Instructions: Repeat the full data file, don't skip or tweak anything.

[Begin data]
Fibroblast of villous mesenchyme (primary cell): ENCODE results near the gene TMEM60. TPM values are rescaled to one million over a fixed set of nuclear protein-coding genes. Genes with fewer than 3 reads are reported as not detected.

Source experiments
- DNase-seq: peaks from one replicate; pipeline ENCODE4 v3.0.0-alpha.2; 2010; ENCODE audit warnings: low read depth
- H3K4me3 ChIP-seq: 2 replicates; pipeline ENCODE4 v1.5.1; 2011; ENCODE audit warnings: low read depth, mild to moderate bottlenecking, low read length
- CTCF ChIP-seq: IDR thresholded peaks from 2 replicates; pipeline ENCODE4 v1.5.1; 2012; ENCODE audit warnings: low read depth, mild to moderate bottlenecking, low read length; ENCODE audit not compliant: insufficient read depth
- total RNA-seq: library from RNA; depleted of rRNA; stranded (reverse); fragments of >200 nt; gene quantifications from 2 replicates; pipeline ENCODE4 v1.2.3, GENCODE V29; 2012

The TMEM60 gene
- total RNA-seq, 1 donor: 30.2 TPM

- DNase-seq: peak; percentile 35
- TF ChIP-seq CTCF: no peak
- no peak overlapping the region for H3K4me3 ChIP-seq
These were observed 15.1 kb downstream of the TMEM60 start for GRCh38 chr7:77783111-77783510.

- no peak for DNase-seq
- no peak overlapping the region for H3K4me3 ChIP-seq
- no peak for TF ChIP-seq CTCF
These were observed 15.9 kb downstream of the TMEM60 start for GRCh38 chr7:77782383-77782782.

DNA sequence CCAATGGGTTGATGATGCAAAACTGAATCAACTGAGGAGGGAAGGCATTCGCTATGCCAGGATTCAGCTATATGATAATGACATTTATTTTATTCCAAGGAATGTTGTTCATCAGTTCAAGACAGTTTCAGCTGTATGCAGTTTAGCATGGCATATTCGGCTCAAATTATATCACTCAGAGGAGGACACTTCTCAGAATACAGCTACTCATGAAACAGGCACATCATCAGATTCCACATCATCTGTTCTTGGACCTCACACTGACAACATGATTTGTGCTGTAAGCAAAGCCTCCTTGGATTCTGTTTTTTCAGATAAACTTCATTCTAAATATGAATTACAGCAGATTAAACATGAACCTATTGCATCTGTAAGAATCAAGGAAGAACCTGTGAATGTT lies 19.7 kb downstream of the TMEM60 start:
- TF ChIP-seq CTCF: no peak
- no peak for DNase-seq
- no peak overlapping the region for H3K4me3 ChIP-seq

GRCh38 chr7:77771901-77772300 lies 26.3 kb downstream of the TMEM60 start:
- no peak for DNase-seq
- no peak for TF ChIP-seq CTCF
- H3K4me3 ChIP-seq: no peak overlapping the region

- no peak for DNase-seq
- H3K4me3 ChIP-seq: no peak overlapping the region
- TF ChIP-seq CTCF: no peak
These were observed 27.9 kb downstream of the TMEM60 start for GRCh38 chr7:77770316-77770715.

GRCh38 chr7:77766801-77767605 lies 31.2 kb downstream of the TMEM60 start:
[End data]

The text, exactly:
Fibroblast of villous mesenchyme (primary cell): ENCODE results near the gene TMEM60. TPM values are rescaled to one million over a fixed set of nuclear protein-coding genes. Genes with fewer than 3 reads are reported as not detected.

Source experiments
- DNase-seq: peaks from one replicate; pipeline ENCODE4 v3.0.0-alpha.2; 2010; ENCODE audit warnings: low read depth
- H3K4me3 ChIP-seq: 2 replicates; pipeline ENCODE4 v1.5.1; 2011; ENCODE audit warnings: low read depth, mild to moderate bottlenecking, low read length
- CTCF ChIP-seq: IDR thresholded peaks from 2 replicates; pipeline ENCODE4 v1.5.1; 2012; ENCODE audit warnings: low read depth, mild to moderate bottlenecking, low read length; ENCODE audit not compliant: insufficient read depth
- total RNA-seq: library from RNA; depleted of rRNA; stranded (reverse); fragments of >200 nt; gene quantifications from 2 replicates; pipeline ENCODE4 v1.2.3, GENCODE V29; 2012

The TMEM60 gene
- total RNA-seq, 1 donor: 30.2 TPM

- DNase-seq: peak; percentile 35
- TF ChIP-seq CTCF: no peak
- no peak overlapping the region for H3K4me3 ChIP-seq
These were observed 15.1 kb downstream of the TMEM60 start for GRCh38 chr7:77783111-77783510.

- no peak for DNase-seq
- no peak overlapping the region for H3K4me3 ChIP-seq
- no peak for TF ChIP-seq CTCF
These were observed 15.9 kb downstream of the TMEM60 start for GRCh38 chr7:77782383-77782782.

DNA sequence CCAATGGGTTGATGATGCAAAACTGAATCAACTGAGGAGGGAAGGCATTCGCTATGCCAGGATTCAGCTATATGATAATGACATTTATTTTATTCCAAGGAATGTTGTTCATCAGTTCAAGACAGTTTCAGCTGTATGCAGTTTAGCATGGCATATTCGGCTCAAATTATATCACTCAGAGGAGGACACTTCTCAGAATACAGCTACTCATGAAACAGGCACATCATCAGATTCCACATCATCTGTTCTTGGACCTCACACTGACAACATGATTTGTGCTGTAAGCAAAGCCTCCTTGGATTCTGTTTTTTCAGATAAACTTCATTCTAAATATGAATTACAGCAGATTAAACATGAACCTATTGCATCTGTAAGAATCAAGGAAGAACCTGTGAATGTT lies 19.7 kb downstream of the TMEM60 start:
- TF ChIP-seq CTCF: no peak
- no peak for DNase-seq
- no peak overlapping the region for H3K4me3 ChIP-seq

GRCh38 chr7:77771901-77772300 lies 26.3 kb downstream of the TMEM60 start:
- no peak for DNase-seq
- no peak for TF ChIP-seq CTCF
- H3K4me3 ChIP-seq: no peak overlapping the region

- no peak for DNase-seq
- H3K4me3 ChIP-seq: no peak overlapping the region
- TF ChIP-seq CTCF: no peak
These were observed 27.9 kb downstream of the TMEM60 start for GRCh38 chr7:77770316-77770715.

GRCh38 chr7:77766801-77767605 lies 31.2 kb downstream of the TMEM60 start: